- Status Report
- February 26, 2024
Toward Detecting Biosignatures of DNA, Lipids, and Metabolic Intermediates from Bacteria in Ice Grains Emitted by Enceladus and Europa
The reliable identification of biosignatures is key to the search for life elsewhere.
On ocean worlds like Enceladus or Europa, this can be achieved by impact ionization mass spectrometers, such as the SUrface Dust Analyzer (SUDA) on board NASA’s upcoming Europa Clipper mission.
During spacecraft flybys, these instruments can sample ice grains formed from subsurface water and emitted by these moons. Previous laboratory analog experiments have demonstrated that SUDA-type instruments could identify amino acids, fatty acids, and peptides in ice grains and discriminate between their abiotic and biotic origins.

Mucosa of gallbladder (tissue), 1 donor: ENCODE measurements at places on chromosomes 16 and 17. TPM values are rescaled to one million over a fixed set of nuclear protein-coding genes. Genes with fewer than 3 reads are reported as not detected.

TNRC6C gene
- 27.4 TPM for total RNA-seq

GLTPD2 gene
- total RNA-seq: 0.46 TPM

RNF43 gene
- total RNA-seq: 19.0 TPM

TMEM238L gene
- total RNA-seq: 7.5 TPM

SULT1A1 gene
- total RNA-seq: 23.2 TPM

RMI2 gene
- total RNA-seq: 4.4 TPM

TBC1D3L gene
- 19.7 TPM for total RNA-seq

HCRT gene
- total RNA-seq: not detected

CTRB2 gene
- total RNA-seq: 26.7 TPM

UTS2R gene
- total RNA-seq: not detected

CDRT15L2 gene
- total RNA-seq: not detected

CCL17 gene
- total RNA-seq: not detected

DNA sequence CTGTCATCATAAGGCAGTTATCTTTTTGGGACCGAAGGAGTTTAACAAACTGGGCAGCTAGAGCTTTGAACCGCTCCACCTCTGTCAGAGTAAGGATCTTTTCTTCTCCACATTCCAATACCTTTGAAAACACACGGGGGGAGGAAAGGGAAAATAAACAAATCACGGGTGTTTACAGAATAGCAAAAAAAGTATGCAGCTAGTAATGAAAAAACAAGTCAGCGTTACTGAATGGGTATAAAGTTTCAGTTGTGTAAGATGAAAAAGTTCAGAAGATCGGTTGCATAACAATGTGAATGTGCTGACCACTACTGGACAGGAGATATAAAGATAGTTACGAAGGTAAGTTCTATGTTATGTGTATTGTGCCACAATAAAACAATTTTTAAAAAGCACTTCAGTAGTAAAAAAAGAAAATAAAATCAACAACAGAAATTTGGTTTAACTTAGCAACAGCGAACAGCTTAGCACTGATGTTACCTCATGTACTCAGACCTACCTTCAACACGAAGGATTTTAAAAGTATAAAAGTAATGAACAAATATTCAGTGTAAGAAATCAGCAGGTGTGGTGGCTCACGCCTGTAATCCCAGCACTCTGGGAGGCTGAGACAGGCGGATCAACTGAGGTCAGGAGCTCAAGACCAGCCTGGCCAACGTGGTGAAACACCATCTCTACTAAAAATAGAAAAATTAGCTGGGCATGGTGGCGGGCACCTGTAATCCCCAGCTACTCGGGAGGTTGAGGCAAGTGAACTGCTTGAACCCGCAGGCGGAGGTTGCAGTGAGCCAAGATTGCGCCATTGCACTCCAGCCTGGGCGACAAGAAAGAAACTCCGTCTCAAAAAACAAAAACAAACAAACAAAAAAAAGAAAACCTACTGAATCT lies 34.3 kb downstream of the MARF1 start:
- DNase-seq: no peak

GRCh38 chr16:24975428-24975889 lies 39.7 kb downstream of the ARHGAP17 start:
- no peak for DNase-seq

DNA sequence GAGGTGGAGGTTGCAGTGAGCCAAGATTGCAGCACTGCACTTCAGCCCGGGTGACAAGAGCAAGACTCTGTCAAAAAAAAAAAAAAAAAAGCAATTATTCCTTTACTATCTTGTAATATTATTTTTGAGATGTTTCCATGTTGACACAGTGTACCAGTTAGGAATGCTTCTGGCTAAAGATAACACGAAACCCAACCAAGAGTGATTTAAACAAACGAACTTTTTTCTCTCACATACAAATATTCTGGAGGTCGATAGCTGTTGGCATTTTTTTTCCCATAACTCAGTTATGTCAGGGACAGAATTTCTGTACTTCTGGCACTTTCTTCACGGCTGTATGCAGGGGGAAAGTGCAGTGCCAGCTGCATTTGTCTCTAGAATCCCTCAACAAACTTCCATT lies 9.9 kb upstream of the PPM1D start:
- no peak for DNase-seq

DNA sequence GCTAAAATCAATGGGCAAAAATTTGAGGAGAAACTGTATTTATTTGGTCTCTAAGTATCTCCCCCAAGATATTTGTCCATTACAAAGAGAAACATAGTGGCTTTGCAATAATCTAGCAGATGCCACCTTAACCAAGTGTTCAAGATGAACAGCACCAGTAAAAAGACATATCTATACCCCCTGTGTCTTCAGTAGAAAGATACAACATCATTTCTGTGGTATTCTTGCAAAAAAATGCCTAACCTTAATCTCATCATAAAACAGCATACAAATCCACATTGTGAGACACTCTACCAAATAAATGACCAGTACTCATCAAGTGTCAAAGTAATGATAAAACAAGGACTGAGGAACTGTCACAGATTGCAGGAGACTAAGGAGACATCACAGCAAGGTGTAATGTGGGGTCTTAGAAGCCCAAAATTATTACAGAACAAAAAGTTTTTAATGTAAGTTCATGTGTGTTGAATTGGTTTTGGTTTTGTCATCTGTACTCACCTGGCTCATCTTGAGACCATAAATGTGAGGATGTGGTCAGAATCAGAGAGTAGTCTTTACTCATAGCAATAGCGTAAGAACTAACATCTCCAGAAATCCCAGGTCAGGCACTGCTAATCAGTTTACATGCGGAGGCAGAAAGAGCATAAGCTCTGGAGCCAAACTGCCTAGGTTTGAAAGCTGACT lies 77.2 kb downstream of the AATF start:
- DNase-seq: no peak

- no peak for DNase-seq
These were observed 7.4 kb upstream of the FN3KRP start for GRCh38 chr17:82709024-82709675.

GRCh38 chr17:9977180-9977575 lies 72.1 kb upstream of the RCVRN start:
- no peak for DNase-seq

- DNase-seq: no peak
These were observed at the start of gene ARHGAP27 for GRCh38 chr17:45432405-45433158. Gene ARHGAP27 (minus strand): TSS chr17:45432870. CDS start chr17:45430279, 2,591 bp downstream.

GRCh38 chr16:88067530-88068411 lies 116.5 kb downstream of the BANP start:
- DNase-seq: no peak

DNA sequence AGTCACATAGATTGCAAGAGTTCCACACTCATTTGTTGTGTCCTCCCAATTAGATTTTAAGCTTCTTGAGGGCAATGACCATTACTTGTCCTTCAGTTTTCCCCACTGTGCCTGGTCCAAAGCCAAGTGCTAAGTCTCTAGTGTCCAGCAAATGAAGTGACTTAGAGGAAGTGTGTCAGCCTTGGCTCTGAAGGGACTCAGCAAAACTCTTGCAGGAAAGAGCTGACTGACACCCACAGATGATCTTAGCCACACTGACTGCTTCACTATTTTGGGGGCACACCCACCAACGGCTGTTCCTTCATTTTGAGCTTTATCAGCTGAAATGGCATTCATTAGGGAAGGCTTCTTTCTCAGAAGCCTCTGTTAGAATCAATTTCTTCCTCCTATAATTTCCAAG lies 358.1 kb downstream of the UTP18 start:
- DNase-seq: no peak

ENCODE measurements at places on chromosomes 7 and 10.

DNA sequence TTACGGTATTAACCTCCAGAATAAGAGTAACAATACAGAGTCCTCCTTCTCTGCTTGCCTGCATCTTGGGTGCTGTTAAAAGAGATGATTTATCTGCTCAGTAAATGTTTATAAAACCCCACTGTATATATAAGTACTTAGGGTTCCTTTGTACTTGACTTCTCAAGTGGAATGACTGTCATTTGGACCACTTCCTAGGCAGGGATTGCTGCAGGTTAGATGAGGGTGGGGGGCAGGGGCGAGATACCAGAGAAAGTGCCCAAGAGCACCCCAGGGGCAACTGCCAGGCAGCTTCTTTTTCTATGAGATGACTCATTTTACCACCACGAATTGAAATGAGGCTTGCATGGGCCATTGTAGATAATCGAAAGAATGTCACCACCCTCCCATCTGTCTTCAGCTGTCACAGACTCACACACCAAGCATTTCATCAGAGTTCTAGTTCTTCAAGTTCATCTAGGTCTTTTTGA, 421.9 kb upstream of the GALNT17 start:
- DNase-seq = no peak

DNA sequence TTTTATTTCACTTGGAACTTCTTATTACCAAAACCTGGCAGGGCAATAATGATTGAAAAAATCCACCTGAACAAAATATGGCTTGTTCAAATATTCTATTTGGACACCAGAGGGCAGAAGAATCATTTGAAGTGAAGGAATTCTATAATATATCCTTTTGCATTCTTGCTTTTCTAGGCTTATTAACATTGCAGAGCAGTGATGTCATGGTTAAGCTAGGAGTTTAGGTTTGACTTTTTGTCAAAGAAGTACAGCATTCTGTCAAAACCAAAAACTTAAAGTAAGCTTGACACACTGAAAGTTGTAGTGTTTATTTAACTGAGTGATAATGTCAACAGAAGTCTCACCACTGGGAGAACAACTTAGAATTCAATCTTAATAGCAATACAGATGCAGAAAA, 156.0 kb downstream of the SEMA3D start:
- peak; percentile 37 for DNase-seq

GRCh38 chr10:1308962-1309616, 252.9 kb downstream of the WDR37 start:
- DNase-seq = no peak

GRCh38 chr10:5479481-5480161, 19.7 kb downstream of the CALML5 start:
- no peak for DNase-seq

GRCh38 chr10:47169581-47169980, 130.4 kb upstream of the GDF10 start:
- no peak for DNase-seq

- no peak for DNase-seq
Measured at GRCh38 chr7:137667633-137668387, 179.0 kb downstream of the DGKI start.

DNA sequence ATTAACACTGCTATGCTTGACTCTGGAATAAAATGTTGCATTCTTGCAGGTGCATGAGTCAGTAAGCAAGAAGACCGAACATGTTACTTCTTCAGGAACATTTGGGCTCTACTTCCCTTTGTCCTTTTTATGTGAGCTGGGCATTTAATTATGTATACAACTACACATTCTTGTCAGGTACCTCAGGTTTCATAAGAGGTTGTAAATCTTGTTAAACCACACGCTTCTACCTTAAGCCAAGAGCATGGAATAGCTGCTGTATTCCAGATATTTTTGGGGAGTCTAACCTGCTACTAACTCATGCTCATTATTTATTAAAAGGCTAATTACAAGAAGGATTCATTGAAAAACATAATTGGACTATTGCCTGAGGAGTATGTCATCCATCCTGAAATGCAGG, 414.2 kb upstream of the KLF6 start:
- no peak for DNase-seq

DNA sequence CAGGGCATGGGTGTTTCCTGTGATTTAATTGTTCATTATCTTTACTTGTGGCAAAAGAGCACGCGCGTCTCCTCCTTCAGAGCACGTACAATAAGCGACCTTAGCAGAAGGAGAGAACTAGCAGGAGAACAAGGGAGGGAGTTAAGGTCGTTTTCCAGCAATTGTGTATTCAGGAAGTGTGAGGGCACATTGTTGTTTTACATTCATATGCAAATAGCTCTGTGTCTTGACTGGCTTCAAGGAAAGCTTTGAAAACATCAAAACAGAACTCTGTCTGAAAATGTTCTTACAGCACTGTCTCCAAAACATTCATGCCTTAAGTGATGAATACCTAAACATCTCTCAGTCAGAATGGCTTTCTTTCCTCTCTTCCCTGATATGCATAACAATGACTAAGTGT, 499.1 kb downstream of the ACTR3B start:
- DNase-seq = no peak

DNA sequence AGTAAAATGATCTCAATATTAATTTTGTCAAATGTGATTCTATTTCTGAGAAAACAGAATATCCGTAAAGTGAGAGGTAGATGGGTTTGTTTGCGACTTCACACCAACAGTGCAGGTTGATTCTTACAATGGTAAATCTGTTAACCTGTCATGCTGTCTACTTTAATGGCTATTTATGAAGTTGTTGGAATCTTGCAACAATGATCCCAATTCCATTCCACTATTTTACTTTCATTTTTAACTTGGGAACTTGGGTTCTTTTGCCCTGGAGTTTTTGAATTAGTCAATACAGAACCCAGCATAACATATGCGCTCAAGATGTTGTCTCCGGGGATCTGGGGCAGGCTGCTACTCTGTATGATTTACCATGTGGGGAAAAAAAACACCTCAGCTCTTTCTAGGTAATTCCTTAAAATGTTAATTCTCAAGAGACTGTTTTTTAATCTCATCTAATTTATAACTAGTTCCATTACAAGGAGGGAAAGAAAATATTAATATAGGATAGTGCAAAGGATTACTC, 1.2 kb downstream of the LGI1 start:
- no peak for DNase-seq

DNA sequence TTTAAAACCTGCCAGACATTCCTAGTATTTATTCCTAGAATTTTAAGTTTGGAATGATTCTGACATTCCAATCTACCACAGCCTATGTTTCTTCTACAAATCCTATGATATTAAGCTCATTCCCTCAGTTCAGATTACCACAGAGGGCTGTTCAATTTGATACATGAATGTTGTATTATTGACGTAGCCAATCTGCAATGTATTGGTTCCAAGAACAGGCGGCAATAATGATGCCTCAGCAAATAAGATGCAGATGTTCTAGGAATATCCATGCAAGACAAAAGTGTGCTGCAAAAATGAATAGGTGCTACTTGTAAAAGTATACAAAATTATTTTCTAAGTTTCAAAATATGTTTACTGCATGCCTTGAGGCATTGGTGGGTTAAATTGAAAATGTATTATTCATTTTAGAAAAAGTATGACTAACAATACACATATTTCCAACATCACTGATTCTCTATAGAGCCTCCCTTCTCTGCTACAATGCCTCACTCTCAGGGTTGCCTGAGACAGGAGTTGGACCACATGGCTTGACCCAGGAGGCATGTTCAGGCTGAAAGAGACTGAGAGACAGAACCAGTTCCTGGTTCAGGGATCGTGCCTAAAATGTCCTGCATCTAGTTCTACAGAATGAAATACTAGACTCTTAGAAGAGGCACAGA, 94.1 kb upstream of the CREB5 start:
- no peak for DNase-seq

Here, we report experiments simulating impact ionization mass spectra of ice grains containing DNA, lipids, and metabolic intermediates extracted from two bacterial cultures: Escherichia coli and Sphingopyxis alaskensis. Salty Enceladan or Europan ocean waters were simulated using matrices with different NaCl concentrations. Characteristic mass spectral signals, such as DNA nucleobases, are clearly identifiable at part-per-million-level concentrations.
Mass spectra of all substances exhibit unambiguous biogenic patterns, which in some cases show significant differences between the two bacterial species. Sensitivity to the biosignatures decreases with increasing matrix salinity. The experimental parameters indicate that future impact ionization mass spectrometers will be most sensitive to the investigated biosignatures for ice grain encounter speeds of 4-6 km/s.
Marie Dannenmann, Fabian Klenner, Janine Bönigk, Miriam Pavlista, Maryse Napoleoni, Jon Hillier, Nozair Khawaja, Karen Olsson-Franci, Morgan L Cable, Michael J Malaska, Bernd Abel, Frank Postberg